Million Dollar Quartet is here from 22-27 May, and it’s set to take audiences back to December 4, 1956, the night that four rock’n’roll legends met in the recording studio.
Elvis Presley, Jerry Lee Lewis, Johnny Cash and Carl Perkins all met by chance at the Sun Records studios. Led by Sam Phillips (played by Jason Donovan), they recorded some of the greatest rock’n’roll songs of all time, and changed music forever.
The show features over 20 of those solid-gold hits, and to get ready, we’ve been having a listen to some of our favourites:
I Walk The Line – Johnny Cash
Johnny Cash, or The Man In Black, originally intended this as a much slower ballad, and it was Sam Phillips who encouraged him to speed up the tempo.
West End performer Robbie Durham takes on the role of Johnny Cash in this production. That’s particularly impressive, given how instantly recognisable Cash’s gravelly voice is – from his rock’n’roll beginnings, to his later country, blues and folk music.
Blue Suede Shoes – Carl Perkins
It’s probably Elvis’ version of this that’s best remembered today, but it was Carl Perkins who wrote and first recorded Blue Suede Shoes.
Coming from a family that couldn’t afford to pay for instruments, Perkins started out playing a guitar fashioned from a broomstick and an old cigar box. He wouldn’t have a real guitar until age 14, when he and his brother Jay took to performing in pubs and taverns all around Jackson, Tennessee.
Blue Suede Shoes was inspired by Johnny Cash, who suggested that Perkins write a song about the footwear worn by US airmen at the time. When Perkins saw a young man complaining about the scuff marks that his dance partner had left on his shoes, a hit song was born.
Great Balls Of Fire – Jerry Lee Lewis
As a young man, Jerry Lee Lewis was a student at the Southwest Bible Institute, until a performance of a boogie-woogie version of ‘My God is Real’ led to him being expelled. After that, Lewis began playing in clubs all over southern America and recorded his first song in 1954.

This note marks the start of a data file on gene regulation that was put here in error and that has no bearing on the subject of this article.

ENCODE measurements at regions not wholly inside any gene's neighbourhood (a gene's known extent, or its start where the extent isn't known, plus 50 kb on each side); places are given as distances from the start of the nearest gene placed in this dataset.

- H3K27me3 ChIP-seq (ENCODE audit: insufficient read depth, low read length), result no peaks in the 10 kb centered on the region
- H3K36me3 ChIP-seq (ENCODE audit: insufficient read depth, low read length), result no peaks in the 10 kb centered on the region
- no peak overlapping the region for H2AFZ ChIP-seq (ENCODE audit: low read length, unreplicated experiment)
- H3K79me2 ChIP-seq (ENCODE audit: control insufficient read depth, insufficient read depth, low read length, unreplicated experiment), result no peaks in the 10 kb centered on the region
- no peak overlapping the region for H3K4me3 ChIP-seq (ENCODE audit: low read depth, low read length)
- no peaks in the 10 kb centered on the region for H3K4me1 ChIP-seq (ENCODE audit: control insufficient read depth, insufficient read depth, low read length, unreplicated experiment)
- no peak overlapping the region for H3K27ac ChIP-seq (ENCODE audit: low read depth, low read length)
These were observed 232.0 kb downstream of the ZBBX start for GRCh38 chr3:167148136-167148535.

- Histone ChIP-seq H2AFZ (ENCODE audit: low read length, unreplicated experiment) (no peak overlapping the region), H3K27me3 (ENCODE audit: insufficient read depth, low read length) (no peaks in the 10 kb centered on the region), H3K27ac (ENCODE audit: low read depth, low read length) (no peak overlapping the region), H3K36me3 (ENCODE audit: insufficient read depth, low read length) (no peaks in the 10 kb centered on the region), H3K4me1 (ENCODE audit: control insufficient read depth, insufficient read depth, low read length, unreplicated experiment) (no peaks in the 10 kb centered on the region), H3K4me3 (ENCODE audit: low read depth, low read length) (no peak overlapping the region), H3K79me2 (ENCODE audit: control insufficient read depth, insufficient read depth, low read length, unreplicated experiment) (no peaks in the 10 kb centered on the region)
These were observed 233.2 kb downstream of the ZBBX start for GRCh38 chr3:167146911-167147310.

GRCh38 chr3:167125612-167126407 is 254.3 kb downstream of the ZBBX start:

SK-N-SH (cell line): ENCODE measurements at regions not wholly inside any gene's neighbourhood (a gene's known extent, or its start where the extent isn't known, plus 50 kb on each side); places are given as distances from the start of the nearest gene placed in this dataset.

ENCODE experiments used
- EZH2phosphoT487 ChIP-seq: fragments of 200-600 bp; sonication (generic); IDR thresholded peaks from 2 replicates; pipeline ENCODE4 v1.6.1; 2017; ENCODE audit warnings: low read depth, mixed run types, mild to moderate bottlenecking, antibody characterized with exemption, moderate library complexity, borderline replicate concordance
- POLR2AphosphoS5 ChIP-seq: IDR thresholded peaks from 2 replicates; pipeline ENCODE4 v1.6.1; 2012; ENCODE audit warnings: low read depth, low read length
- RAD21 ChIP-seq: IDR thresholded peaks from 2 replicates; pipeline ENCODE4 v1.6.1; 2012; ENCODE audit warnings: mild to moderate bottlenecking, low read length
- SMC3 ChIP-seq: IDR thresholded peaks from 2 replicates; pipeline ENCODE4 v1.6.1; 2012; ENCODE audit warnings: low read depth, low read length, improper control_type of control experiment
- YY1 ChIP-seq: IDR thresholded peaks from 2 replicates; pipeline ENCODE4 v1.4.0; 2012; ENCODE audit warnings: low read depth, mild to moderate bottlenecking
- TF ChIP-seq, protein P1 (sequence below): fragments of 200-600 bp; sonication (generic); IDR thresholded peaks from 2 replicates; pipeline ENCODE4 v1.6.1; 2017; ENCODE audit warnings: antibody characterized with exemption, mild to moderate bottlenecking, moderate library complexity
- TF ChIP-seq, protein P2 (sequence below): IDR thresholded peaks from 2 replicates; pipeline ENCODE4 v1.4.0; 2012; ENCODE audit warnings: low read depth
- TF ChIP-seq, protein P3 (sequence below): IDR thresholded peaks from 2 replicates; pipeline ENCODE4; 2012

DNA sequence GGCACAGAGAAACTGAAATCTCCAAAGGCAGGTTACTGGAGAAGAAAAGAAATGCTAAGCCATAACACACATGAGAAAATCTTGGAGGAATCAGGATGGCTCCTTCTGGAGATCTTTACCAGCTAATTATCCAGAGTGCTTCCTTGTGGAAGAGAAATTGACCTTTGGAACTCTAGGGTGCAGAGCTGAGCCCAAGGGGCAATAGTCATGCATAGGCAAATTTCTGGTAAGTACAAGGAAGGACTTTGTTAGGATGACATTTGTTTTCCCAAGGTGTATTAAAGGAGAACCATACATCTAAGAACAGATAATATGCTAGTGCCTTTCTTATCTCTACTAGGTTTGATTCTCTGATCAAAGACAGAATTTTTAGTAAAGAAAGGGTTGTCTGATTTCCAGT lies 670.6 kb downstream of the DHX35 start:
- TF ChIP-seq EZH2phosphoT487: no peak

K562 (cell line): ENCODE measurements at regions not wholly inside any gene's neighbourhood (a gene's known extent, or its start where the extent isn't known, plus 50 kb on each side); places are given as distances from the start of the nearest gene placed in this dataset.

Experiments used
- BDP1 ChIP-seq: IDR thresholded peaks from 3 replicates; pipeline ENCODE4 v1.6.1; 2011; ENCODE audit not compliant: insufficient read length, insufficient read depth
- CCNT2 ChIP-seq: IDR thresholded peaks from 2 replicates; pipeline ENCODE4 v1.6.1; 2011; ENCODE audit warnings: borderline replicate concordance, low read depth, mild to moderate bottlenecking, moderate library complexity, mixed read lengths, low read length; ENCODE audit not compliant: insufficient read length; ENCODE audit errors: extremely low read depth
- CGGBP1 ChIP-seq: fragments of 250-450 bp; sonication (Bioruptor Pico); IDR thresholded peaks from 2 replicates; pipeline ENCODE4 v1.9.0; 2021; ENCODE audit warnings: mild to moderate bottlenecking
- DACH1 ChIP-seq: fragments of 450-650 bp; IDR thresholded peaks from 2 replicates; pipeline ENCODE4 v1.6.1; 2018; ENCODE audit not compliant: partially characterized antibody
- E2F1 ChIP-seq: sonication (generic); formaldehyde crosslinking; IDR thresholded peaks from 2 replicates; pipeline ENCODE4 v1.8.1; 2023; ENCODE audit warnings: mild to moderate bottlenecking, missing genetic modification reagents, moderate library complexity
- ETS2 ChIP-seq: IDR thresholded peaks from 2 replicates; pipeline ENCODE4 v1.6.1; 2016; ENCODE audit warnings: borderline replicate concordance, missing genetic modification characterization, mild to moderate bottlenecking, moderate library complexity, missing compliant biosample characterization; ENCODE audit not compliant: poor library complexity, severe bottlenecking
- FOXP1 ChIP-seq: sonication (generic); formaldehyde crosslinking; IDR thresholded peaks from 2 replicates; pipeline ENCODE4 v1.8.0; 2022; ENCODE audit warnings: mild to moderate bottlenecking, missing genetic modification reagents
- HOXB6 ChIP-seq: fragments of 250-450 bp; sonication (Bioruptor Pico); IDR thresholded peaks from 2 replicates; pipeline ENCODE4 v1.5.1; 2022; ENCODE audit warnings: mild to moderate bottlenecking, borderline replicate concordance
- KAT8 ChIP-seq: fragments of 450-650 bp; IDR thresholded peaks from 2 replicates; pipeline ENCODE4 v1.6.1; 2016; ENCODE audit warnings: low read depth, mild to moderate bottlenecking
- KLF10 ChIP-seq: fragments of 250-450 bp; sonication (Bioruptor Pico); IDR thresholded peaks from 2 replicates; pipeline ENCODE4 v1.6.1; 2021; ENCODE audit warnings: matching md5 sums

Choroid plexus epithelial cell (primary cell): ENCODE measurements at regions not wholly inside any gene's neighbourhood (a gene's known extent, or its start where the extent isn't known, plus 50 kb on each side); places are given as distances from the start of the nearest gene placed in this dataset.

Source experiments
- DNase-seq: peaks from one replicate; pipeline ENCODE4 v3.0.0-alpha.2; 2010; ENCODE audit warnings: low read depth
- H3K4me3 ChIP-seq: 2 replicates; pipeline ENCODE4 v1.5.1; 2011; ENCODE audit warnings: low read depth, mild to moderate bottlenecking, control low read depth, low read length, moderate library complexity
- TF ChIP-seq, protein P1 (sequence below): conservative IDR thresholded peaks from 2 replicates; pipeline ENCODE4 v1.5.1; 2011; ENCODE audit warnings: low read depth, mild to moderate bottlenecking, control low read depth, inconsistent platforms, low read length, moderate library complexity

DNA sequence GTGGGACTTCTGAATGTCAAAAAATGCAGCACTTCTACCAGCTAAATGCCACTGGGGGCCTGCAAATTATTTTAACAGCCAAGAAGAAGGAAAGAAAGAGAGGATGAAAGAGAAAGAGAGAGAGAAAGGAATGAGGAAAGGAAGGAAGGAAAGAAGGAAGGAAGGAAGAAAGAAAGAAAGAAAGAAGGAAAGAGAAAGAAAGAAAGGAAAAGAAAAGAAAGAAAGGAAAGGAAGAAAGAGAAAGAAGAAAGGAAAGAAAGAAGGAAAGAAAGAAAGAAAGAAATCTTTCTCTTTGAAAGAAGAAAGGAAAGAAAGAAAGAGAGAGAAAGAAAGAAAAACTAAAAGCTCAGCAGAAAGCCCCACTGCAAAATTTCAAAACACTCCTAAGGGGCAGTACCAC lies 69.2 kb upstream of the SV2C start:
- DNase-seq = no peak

Lewis was only there at Sun Studios that day as he had been hired to provide piano accompaniment for Carl Perkins’ recording session. But with songs like Great Balls Of Fire, we think it’s fair to say that he deserved his place at the mic.
Brown Eyed Handsome Man – Chuck Berry
The quartet didn’t just perform their own songs at Sun Records that day. Brown Eyed Handsome Man was a cover of a hit song by Chuck Berry, released earlier that year. Berry wrote it after seeing a policeman arrest a Hispanic man, while a woman shouted to let him go.
Listening to this song, you can hear the rock’n’roll and gospel influences that Perkins, Presley, Lewis and Cash would use to such great effect when they recorded together.
Long Tall Sally – Little Richard
Long Tall Sally was first performed by Little Richard, a forefather of rock’n’roll, soul and funk. As well as the Million Dollar Quartet’s version, Long Tall Sally would go on to be covered by the likes of The Beatles and The Kinks.
In our show, it’s performed by Ross William Wild as Elvis Presley. On the day of the recording, the world-famous Elvis happened to be wandering past the studio with his girlfriend, and decided to join in. With that, the quartet was complete, and musical history was about to be made…
Million Dollar Quartet is packed with over 20 hits, taking us back to the golden age of rock’n’roll. It’s here from 22-27 May, and tickets are available now.